In a first-of-its-kind challenge to a growing national trend to force employees to waive their right to sue, the American Civil Liberties Union of Southern California filed lawsuits against two companies for firing an employee who refused to sign an agreement forcing him to accept binding arbitration to resolve any work-related disputes.

The lawsuits, Lagatree vs Keesal, Young & Logan [Case 185962] and Lagatree v Luce, Forward, Hamilton & Scripps [Case 185963], were filed Friday in State Superior Court against two Southland legal firms who tried to force Donald Lagatree of Long Beach to sign a final and binding arbitration agreement waiving his right to go to court with any future disputes he might have with the companies.

The ACLU charges that the defendants have violated Mr. Lagatree's right to bring disputes to court and to trial by jury as guaranteed by the First and Seventh Amendments of the United States constitution and articles 1 and 16 of the California constitution, as well other state and federal statutes concerning the rights of employees.

"Most of us need to work, " said David Schwartz, Senior Staff Counsel of the ACLU of Southern California. "Employers are taking unfair advantage of that fact by bullying employees into giving up rights in exchange for getting or keeping their jobs. When an employee finds he or she has a claim, suddenly it hits them that they can't take their employer to court. It's grossly unfair for companies to force employees to check their constitutional rights at the office door."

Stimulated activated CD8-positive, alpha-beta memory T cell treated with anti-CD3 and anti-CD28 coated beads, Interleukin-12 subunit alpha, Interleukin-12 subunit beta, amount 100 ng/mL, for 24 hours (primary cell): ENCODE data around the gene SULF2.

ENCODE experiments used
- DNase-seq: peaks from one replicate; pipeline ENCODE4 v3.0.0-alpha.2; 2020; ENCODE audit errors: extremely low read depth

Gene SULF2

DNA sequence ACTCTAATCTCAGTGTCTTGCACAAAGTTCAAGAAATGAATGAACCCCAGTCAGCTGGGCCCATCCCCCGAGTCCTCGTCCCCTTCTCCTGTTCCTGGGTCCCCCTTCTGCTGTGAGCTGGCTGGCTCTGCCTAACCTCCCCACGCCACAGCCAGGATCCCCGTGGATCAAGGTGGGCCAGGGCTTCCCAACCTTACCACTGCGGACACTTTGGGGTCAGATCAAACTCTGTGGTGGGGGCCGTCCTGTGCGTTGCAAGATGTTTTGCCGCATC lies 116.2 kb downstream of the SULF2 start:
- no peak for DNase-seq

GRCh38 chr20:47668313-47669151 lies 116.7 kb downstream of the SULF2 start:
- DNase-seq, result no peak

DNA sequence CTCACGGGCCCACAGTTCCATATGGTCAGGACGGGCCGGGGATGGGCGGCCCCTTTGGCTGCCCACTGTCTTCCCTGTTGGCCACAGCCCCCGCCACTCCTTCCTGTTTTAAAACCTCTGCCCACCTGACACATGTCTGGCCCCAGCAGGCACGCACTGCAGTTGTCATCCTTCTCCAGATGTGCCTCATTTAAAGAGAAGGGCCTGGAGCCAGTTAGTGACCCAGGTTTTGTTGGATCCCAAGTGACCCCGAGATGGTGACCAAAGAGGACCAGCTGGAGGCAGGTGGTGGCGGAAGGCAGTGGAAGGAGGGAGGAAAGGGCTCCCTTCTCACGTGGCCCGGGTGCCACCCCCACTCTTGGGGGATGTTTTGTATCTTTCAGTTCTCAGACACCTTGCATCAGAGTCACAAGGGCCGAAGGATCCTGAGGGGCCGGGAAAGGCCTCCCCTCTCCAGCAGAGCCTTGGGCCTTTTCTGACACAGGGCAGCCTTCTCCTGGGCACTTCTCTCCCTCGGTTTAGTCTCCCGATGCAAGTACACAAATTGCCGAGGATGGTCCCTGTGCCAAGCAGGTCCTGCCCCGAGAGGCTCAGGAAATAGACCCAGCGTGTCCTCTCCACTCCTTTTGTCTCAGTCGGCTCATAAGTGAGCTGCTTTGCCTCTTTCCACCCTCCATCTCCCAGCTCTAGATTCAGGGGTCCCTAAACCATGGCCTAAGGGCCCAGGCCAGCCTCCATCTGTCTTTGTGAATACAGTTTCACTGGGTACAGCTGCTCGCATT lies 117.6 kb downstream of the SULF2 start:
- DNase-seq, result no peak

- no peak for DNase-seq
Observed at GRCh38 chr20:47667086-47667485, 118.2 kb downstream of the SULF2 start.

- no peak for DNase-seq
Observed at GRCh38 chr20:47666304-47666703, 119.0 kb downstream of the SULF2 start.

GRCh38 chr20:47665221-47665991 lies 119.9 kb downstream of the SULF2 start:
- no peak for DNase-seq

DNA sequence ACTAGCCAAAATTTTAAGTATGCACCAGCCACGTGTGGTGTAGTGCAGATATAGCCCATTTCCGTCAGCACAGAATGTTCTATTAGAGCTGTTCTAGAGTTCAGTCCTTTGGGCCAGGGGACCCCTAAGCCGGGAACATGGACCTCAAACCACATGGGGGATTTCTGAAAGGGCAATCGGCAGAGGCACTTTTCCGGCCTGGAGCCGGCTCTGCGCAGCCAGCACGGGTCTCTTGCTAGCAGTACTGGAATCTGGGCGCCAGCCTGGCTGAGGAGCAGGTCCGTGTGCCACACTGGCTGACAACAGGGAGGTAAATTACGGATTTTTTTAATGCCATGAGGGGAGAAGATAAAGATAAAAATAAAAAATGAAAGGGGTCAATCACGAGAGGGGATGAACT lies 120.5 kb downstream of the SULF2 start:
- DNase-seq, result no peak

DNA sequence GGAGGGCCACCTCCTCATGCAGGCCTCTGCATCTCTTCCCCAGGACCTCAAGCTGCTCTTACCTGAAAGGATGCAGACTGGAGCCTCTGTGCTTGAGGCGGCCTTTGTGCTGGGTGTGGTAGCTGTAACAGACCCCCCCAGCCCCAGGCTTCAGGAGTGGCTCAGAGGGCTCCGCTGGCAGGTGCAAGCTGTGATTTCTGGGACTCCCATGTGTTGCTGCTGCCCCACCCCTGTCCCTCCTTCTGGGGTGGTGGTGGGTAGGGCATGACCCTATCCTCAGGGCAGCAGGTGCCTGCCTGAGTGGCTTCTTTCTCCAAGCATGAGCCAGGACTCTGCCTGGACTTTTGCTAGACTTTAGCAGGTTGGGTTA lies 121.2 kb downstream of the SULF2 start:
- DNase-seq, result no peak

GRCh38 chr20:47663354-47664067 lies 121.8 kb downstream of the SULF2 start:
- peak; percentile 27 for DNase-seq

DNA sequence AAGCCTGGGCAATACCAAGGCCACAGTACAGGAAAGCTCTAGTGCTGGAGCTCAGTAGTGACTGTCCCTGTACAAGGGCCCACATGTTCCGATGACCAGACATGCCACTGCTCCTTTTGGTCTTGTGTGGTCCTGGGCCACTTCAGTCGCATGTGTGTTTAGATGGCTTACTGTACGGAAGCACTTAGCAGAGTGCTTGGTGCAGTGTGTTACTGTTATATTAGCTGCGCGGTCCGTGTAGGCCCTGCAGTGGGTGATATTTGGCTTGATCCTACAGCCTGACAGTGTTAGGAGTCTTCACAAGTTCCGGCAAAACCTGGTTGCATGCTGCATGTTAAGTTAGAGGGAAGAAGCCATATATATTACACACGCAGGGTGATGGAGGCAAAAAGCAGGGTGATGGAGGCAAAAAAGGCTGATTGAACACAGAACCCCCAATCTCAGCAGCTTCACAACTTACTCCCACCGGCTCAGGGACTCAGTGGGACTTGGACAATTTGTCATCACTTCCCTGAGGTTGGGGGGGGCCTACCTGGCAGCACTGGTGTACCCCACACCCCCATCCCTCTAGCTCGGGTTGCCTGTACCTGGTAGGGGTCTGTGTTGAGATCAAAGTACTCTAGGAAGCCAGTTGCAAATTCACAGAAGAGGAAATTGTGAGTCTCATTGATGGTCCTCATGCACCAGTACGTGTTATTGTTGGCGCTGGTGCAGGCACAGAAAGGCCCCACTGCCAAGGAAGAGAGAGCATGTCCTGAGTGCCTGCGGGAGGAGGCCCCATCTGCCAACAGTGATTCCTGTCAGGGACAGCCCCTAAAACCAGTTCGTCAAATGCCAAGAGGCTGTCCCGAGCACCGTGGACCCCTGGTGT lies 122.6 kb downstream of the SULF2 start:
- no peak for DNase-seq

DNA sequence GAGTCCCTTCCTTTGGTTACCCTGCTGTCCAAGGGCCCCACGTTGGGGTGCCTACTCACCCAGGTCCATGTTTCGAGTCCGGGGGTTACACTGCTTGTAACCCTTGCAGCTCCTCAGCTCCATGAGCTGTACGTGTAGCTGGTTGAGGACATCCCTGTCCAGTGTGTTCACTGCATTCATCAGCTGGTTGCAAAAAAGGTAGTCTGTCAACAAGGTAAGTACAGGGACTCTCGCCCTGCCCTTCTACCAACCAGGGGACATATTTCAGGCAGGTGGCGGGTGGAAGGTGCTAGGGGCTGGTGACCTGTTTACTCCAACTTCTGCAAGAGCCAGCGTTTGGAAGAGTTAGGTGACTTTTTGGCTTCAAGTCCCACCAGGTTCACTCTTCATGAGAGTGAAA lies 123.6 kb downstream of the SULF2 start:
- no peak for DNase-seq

Plaintiff Donald Lagatree is a professional legal secretary. In March of 1994, he was hired by the law firm of Keesal, Young & Logan after working there for six months in a full-time temporary capacity. Mr. Lagatree received satisfactory or better job performance reviews. In June 1997, the firm asked him to sign a pre-printed standard arbitration agreement requiring him to waive his right to go to court over claims against his employer such as fraud, breach of contract or even "whistle blower" claims.

After receiving the form, Mr. Lagatree told the management, including a firm partner, that he did not wish to agree to arbitration of any future disputes and would, therefore, not sign the agreement. On June 30, 1997, Mr, Lagatree was fired for refusing to sign the arbitration agreement.

On September 12, 1997, Mr. Lagatree was offered a position as legal secretary with the law firm of Luce, Forward, Hamilton & Scripps and to report for work on September 16. On his first day of work, after beginning his job duties, Mr. Lagatree was given a memo entitled "Letter of Employment," which confirmed the offer of employment and contained the following paragraph:

In the event of any dispute or claim between you and the firm (including employees, partners, agents, successors and assigns), including but not limited to claims arising from or related to your employment or termination of your employment, we jointly agree to submit all such disputes or claims to confidential binding arbitration, under the Federal Arbitration Act.

On September 18, 1997, Mr. Lagatree informed the management of Luce, Forward, Hamilton & Scripps that he did not wish to give up his right to take disputes to court and that he would refuse to sign the Letter of Employment. At a meeting with management, Mr. Lagatree was told that the arbitration agreement was not negotiable and that his employment was contingent upon his signing the agreement. Mr. Lagatree declined to sign the letter and he was immediately let go.

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